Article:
The problem with her declaration was I honestly had no idea what it meant. Love was a foreign concept to me. I mean, I knew I cared about Dex, but I’d never experienced love before. I watched Dex, and the people around him, trying to understand what love was. I saw the love Dex had for his mother and father; familial, friendly, frustrating at times, but beneath it all, a genuine bond. I watched hour upon hour of television, only to decide that the shows I watched weren’t love at all. They were sex, not relationships. I tried reading some popular romance novels, and those sounded good, but pretty unbelievable, at least to me. Music? No, those songs talked of love being equal to sex or heartache. In the end, I could only come up with one answer. From everything I’d seen and read, I was not in love with Dex.

I wanted to protect him; keep him safe. I didn’t want to leave him, I didn’t want to treat him like he had no worth. I didn’t want to have silly misunderstandings. What else was there to love? Unless there was something I’d missed, there was no love between me and Dex.

A few days after he left to go to Markwith, I jolted awake from a dream where Dex was screaming in my head. He was crying, pleading for me to help him. I tried to tell myself it was only a dream, and that he was fine, but I didn’t believe it at all. I flew to Oregon, then rented a car and drove to Joseph and waited there for Dex to call me. Every night I had the same dream, Dex begging me to come help him. I got in the car more than once, ready to drive to the academy, but what if I was wrong? What if everything was going great, and I show up and things get messy?

So I waited. It was the hardest thing I’d ever done. I didn’t eat. I scarcely slept. The woman at the counter of the motel commented that I looked like I was getting sick, even though I’d never been ill a day in my life. She went to the kitchen and got me some chicken soup and crackers, but I left them sitting on the bureau in my room

When Dex called, my heart could have flown to him. He needed me, and I couldn’t wait to see him. But he sounded…off. His words weren’t filled with their normal spunk. Instead, they were listless, defeated. And that made me angry. I drove to the campus, and ran into the guard outside the building Dex told me he’d be in. The guard glared at me, even after I told him I’d come to get Dex. I was ready to go through him when the door opened and Dex stepped out.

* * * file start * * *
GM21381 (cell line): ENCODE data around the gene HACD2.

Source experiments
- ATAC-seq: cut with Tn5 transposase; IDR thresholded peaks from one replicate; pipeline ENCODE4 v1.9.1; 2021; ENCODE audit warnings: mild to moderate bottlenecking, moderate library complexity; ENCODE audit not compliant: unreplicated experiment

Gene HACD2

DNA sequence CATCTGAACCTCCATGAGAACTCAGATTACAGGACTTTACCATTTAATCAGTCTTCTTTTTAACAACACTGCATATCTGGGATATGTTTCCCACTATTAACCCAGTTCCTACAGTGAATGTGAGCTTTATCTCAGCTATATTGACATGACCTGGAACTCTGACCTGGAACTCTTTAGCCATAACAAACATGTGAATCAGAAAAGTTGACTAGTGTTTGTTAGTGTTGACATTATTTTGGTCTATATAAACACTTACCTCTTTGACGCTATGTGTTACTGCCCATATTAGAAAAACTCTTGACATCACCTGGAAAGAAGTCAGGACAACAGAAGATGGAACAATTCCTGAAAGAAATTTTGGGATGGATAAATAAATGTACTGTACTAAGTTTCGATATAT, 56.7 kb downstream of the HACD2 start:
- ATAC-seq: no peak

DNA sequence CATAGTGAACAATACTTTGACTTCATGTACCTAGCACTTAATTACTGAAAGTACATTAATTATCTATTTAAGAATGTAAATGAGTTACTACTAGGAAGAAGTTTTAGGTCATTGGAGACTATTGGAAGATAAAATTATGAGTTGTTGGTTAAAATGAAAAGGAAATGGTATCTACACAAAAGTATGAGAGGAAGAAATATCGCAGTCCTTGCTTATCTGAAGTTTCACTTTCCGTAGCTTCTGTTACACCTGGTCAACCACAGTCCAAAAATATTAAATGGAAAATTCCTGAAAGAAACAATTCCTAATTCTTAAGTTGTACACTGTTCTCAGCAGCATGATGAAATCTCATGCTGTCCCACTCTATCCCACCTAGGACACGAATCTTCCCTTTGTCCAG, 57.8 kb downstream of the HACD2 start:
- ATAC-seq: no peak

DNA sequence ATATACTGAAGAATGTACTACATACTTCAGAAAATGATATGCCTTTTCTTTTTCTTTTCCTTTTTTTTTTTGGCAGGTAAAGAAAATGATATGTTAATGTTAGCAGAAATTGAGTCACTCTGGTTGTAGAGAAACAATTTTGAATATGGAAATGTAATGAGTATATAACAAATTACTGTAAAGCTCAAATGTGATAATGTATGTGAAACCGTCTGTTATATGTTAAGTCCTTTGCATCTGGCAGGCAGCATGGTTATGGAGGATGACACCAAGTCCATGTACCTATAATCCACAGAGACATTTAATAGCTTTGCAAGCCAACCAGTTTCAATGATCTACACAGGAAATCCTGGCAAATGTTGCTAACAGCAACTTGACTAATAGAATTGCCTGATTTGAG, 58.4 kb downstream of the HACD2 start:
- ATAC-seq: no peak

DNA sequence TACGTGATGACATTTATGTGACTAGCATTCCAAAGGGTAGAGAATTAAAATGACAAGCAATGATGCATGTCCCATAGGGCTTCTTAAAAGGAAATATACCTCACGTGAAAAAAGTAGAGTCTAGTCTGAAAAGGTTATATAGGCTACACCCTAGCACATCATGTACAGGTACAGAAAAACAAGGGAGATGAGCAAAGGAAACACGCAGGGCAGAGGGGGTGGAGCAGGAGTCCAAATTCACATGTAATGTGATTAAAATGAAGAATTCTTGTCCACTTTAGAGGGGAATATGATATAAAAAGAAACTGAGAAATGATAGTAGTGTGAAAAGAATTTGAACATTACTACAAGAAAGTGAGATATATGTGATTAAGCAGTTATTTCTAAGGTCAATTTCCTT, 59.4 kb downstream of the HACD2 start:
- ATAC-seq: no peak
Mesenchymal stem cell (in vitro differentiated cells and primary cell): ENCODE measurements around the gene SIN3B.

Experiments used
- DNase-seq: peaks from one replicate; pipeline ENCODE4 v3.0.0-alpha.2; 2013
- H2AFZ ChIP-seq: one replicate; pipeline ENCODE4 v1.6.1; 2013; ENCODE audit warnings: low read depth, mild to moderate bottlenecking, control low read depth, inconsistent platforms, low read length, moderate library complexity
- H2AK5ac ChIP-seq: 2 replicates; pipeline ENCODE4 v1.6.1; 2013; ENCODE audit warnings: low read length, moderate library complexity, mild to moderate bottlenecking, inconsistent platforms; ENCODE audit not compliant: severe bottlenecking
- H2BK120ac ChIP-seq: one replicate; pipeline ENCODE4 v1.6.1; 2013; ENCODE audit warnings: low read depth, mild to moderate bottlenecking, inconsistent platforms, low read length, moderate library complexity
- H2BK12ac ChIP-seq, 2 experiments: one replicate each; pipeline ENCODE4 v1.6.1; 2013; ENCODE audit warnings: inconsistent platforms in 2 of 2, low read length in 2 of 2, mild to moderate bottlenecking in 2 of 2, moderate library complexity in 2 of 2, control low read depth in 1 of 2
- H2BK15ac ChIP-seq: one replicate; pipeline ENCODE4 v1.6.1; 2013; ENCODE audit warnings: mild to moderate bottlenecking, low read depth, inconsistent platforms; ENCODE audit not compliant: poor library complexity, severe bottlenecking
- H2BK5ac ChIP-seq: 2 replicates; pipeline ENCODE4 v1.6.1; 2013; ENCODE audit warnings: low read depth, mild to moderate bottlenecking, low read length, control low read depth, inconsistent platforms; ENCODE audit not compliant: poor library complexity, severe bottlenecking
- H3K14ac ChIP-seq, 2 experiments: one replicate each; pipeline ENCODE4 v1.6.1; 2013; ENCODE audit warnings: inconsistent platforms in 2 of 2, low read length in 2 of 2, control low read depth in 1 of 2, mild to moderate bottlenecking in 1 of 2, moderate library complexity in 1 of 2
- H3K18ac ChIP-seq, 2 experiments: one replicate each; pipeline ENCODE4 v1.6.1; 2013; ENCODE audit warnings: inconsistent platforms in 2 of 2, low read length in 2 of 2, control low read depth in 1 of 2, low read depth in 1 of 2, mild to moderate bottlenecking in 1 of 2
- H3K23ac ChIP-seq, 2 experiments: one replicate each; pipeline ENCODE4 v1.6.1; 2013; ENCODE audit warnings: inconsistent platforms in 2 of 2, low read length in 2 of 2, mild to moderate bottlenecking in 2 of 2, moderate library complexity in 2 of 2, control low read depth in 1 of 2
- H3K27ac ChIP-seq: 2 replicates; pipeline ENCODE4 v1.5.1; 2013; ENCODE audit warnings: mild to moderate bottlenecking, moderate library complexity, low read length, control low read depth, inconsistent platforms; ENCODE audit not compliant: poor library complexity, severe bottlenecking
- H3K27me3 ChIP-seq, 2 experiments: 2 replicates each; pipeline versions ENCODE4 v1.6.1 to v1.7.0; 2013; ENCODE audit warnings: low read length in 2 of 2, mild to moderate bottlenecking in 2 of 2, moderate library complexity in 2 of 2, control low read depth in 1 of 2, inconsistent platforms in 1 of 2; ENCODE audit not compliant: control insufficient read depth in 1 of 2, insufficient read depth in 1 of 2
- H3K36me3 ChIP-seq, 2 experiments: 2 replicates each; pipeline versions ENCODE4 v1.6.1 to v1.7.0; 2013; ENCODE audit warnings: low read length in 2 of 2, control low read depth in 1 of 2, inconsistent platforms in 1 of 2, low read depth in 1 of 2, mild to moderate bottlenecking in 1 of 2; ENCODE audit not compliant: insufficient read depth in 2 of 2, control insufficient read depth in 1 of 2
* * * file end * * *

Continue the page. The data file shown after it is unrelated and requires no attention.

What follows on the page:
He didn’t look anything like my Dex. His skin was pale, his hair was white without a hue of color anywhere, but his eyes…they looked haunted. He rushed to me and I opened my arms to him. The moment I encircled him, my heart could beat again.

Then the chubby guard in his blue polyester blend shirt did something he oughtn’t have done. He touched Dex. I saw red when I found his hand on Dex’s shoulder. The guard tried to jerk away when I clutched his hand, but that wasn’t going to happen. He’d touched Dex, the most perfect thing in the world. No one touched Dex. Ever.

I squeezed his wrist until I could feel the bones cracking beneath my hand. His cry of pain spurred me on, making me tighten my grip. When his wrist snapped, I felt ten feet tall, because I’d protected Dex. Then I saw the look on his face, and I knew he was unhappy. Still, I’d done what I needed to do, and would do it again. When Dex asked if I had something to say to the guard, I told him yes.

“Touch him again and I’ll take it off.”

Dex wasn’t pleased with my choice of phrasing, but I knew I’d do it over again if anyone dared to touch Dex.

“Huey? Where’d you go, man?”

I shook my head, trying to clear the thoughts. “Sorry, I haven’t been sleeping well. What did you say?”

He grinned and ran a hand over my arm. “I said I was so damned glad you’re here. I need you to help me learn how to use my magic. You’re my buffer. You bind the magic in me, and keep it from exploding out. I know it’s a lot to ask, but—”

“Yes.”

“Yes what?”

I moved a bit closer. “Yes to whatever you need. Always. No questions asked.” I bit my lip “Will there be a problem after what I did to the guard?”

“Pfft. He needed to keep his hands to himself. If they have issue with you, then we’ll leave. I’m not staying here without you.”

I reached out and dragged him back into my embrace. Dex once told me he’d give me the world if it would make me happy. What he didn’t seem to understand is that he was my world, and I had no need of anything else.

Though deep down, I wished I understood love and could give Dex what he needed from me.

by Parker Williams

Parker writes m/m fiction where happily ever afters will require work to reach. He loves broken characters, hurt and healing, pain and comfort.